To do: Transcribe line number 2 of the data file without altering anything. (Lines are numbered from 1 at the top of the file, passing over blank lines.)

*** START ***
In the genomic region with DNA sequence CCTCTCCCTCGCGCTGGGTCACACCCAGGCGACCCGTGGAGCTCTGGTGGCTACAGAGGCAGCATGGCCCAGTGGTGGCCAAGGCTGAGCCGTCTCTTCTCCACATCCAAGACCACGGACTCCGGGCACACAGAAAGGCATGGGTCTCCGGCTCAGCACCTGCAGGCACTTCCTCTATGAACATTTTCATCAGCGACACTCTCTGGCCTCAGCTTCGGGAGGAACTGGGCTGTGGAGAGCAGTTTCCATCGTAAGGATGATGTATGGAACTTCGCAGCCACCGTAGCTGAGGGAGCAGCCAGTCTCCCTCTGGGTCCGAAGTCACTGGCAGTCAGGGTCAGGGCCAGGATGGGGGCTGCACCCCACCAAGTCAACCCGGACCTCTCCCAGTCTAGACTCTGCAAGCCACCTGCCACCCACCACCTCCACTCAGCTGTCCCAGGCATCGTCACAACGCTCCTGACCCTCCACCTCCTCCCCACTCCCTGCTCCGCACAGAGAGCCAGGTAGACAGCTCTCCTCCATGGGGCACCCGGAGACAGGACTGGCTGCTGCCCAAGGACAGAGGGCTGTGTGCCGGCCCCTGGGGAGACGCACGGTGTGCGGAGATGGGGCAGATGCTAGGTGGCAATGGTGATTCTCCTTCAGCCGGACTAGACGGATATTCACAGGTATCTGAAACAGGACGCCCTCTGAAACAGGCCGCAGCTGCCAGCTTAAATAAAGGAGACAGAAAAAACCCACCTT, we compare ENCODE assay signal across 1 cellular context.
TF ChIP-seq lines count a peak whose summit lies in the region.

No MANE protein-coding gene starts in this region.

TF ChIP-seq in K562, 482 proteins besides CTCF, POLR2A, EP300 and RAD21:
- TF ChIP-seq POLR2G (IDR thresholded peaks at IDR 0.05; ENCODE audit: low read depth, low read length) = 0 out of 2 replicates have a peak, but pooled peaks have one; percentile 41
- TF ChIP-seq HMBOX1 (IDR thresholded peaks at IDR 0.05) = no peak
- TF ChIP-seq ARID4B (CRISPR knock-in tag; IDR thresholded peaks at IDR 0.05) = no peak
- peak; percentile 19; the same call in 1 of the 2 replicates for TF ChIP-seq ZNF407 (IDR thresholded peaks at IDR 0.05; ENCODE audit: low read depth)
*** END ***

TF ChIP-seq lines count a peak whose summit lies in the region.